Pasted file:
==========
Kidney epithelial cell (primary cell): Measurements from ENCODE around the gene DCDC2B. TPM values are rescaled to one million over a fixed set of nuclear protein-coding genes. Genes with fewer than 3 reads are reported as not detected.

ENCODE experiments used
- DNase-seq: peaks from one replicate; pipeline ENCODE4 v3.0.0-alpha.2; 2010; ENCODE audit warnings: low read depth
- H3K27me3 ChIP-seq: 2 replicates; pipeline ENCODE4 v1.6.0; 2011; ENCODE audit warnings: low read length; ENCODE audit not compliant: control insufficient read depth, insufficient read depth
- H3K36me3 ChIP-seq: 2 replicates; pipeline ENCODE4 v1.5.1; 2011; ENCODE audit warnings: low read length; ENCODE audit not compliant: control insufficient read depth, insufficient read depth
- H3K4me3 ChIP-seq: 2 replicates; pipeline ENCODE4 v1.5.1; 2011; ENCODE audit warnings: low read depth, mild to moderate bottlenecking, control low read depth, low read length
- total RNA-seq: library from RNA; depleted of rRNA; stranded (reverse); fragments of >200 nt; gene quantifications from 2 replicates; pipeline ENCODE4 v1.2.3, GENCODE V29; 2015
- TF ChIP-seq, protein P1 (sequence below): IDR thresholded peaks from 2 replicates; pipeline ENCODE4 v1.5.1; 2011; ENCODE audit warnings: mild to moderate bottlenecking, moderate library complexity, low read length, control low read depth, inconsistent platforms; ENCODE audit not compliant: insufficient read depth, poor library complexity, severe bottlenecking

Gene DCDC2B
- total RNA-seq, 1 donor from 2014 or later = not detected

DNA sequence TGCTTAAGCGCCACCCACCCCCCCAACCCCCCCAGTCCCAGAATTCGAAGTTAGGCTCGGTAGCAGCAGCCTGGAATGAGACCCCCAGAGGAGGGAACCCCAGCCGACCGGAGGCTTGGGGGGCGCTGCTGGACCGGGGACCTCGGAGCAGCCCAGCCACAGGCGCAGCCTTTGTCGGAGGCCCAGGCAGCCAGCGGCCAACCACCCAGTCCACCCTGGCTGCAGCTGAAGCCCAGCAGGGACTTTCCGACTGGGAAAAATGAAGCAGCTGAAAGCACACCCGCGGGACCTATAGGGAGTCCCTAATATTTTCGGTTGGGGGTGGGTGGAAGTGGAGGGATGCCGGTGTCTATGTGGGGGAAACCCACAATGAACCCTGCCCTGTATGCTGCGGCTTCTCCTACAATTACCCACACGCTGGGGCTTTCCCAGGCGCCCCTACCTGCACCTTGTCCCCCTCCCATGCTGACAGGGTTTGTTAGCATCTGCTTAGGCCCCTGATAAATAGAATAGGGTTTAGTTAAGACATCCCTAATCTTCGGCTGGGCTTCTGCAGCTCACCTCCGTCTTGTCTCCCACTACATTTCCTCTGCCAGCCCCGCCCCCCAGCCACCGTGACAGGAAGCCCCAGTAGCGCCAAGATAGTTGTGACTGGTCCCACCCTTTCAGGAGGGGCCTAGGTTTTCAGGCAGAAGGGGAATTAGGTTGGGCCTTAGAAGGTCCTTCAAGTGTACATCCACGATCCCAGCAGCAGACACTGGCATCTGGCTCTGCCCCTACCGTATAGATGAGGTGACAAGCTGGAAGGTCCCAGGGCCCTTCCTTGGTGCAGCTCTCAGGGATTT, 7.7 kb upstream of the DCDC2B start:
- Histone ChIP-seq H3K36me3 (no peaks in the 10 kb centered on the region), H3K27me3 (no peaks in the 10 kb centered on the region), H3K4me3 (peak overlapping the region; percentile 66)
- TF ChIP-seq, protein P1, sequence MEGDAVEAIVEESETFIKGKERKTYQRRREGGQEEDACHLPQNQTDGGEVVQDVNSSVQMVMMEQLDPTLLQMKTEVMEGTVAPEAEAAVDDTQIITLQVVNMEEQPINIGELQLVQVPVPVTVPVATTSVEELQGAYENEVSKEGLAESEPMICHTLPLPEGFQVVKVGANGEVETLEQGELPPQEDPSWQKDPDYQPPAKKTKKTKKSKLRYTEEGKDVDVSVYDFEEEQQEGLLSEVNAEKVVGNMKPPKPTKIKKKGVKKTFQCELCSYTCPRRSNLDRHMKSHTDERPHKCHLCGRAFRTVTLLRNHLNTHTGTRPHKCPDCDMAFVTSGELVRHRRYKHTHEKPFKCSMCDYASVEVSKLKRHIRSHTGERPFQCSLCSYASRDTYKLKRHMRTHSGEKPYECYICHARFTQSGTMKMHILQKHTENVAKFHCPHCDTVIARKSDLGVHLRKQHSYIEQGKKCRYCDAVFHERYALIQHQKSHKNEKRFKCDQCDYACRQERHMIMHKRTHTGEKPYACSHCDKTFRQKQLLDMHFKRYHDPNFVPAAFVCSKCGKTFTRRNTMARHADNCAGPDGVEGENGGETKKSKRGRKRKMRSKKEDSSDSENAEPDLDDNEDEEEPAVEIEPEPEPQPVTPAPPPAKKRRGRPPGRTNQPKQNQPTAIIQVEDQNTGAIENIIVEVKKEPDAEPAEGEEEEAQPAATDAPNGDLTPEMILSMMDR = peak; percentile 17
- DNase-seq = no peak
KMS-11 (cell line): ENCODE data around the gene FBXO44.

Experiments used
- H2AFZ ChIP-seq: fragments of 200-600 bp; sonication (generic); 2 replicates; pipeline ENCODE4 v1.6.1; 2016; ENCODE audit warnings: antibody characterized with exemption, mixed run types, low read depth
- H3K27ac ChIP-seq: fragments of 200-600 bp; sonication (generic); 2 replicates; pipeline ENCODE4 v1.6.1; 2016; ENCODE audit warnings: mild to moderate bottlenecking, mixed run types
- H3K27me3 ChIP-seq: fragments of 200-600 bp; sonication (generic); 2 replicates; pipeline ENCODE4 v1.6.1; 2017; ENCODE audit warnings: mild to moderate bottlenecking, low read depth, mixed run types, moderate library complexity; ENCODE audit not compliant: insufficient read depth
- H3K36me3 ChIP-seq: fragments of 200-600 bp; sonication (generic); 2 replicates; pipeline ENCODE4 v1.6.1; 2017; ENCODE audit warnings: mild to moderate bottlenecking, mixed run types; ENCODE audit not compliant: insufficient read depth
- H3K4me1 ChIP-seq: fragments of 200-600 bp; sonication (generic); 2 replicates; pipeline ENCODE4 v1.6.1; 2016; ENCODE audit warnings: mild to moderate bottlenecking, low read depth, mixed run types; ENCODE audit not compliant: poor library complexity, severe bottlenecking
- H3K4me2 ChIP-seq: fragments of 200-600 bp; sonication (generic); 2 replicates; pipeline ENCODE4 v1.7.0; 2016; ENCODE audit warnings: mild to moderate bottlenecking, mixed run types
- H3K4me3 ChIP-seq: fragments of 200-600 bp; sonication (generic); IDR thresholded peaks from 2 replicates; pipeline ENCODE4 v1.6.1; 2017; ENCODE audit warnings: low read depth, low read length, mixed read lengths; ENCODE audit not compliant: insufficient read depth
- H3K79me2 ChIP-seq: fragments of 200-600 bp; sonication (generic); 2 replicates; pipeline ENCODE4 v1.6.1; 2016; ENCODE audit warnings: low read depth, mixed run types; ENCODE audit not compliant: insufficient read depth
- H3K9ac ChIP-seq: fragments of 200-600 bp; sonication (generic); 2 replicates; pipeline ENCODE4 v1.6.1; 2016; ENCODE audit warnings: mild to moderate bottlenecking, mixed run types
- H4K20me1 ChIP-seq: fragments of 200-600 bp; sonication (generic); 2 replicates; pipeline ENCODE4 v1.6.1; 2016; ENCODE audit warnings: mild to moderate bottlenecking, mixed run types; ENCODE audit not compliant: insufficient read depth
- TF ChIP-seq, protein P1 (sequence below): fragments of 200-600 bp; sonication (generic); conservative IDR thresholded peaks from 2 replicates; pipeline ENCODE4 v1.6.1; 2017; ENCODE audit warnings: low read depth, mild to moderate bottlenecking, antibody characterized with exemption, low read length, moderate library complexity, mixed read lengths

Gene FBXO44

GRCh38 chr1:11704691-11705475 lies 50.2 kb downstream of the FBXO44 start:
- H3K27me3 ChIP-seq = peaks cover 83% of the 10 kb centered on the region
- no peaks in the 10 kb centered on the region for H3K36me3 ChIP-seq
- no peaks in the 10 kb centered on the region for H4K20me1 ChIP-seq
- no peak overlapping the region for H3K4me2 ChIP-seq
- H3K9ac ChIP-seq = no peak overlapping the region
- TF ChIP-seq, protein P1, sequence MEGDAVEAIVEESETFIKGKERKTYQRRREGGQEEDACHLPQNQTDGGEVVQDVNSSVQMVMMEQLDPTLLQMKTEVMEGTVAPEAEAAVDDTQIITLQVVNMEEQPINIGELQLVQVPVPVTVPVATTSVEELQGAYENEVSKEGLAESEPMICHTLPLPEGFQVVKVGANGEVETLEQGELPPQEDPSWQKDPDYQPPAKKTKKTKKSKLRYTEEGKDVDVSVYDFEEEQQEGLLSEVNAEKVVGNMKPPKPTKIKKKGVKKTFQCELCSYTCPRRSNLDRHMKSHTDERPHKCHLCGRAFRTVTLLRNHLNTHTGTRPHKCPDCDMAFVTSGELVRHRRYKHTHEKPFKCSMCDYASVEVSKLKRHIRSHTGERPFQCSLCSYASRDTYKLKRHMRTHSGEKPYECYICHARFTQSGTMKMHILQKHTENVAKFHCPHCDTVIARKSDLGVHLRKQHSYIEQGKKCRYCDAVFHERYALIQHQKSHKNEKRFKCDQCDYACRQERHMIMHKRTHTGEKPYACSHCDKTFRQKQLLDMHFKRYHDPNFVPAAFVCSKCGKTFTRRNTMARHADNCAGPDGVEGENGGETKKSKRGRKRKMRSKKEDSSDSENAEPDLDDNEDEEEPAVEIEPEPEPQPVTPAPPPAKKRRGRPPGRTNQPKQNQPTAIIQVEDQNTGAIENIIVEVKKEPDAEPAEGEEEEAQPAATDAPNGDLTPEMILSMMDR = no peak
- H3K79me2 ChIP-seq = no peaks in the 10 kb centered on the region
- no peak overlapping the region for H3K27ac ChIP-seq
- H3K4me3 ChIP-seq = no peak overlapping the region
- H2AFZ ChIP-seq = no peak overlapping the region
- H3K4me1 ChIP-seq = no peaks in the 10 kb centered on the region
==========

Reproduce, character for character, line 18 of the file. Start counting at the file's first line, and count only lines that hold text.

- H3K27ac ChIP-seq: fragments of 200-600 bp; sonication (generic); 2 replicates; pipeline ENCODE4 v1.6.1; 2016; ENCODE audit warnings: mild to moderate bottlenecking, mixed run types